aliquote

< a quantity that can be divided into another a whole number of time />

In which we talk about perfect numbers and amicable pairs. This is somewhat related to problems raised on the Euler project and the Exercism coding track. This also once motivated the name of this site.

A perfect number is a positive integer that is equal to the sum of its positive divisors, excluding the number itself, which also means such a number is equal to its aliquot sum. Perfect numbers can further be classified as deficient or abundant, and in many other ways. What really matters, though, is that all even perfect numbers can be expressed as $N=2^{p-1}(2^p-1)$, where $p$ is a prime number for which $2^p-1$ is a Mersenne prime. Finally, amicable numbers are also interesting since they involved proper divisors: indeed, they are defined so that the sum of the proper divisors of each is equal to the other number. They also form an aliquot sequence of period 2.

It is quite easy to compute the sum of divisors using recursion or list comprehension in Python or Racket. Here is one way in Racket:

(define (divisor-sum n)
(for/sum ([i (in-range 1 (add1 (quotient n 2)))]
#:when (zero? (remainder n i)))
i))

Another solution involving a fold/fold form has been proposed on SO. Now, deciding on whether a given number is perfect or not is just a matter of a cond:

(define (perfect? n)
(let ([divs (divisor-sum n)])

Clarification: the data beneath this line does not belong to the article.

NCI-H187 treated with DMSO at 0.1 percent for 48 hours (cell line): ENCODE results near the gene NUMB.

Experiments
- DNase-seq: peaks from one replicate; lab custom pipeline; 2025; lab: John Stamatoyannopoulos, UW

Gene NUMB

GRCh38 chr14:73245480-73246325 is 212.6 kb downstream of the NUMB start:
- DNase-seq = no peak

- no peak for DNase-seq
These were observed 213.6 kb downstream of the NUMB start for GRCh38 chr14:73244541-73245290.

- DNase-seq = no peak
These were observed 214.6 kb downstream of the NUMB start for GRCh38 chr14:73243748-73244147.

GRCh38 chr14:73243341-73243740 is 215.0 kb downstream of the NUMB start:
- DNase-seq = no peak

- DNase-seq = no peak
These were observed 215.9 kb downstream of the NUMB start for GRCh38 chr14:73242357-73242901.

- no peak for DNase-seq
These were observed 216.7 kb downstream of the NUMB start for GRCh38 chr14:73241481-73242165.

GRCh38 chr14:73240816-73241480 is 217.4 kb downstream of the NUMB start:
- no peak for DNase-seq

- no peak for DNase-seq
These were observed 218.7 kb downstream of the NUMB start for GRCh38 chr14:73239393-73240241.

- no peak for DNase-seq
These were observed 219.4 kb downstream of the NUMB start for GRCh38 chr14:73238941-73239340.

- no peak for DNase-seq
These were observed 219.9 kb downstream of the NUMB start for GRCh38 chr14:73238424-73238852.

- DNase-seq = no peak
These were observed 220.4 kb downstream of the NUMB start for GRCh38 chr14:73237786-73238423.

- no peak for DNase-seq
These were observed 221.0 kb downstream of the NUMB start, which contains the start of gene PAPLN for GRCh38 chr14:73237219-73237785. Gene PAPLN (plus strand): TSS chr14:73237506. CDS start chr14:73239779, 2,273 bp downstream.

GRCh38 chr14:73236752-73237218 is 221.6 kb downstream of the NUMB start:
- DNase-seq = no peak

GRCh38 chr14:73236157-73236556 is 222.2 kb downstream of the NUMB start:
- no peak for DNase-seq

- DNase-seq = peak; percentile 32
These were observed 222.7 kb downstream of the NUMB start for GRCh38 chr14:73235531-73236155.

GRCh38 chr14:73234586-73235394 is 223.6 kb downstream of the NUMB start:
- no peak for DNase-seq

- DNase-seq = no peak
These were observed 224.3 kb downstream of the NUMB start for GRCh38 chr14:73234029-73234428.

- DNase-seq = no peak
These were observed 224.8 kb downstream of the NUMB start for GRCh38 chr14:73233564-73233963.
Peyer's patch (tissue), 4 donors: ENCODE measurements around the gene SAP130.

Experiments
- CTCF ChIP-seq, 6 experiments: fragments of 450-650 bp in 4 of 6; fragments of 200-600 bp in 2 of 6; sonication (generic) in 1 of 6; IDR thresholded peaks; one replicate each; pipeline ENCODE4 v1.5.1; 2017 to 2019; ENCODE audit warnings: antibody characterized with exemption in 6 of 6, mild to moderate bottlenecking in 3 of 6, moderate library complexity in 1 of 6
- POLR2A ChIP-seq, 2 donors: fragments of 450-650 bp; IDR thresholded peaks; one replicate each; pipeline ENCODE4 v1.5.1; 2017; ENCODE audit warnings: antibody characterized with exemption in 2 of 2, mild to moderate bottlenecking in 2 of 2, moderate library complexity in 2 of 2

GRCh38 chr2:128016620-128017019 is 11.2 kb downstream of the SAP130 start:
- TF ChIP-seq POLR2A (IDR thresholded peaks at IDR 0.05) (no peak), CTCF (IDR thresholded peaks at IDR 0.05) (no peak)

(cond [(= n divs) 'perfect]
[(> n divs) 'deficient]
[else 'abundant])))

What about amicable numbers, then? Since we already have divisor-sum, we can just use a simple test:

(define (amicable? n)
(define s (divisor-sum n))
(and (not (= n s))
(= n (divisor-sum s))))

Whence an amicable pair $(m,n)$ satisfies (= m (divisor-sum n)) and (= n (divisor-sum m)), provided $m\neq n$. If you substitute the preceding boolean return value with a sum, like suggested by Chris Jester-Young over at SO, then you get “amicable peers” which allows to screen for amicable pairs in between predefined bounds:

(define (amicable-peer n)
(define sum (divisor-sum n))
(and (not (= n sum))
(= n (divisor-sum sum))
sum))

(define (amicable-pairs-between m n)
(for*/list ((i (in-range m (add1 n)))
(peer (in-value (amicable-peer i)))
#:when (and peer (<= m peer n) (< i peer)))
(cons i peer)))

List comprehensions in Racket are really great, aren’t they? Finally, a little apply can be used to find the sum of all amicable numbers under 10000:

(define (pair-sum p)
(+ (car p) (cdr p)))

(apply + (for/list ([elt (in-list (amicable-pairs-between 0 10000))]) (pair-sum elt)))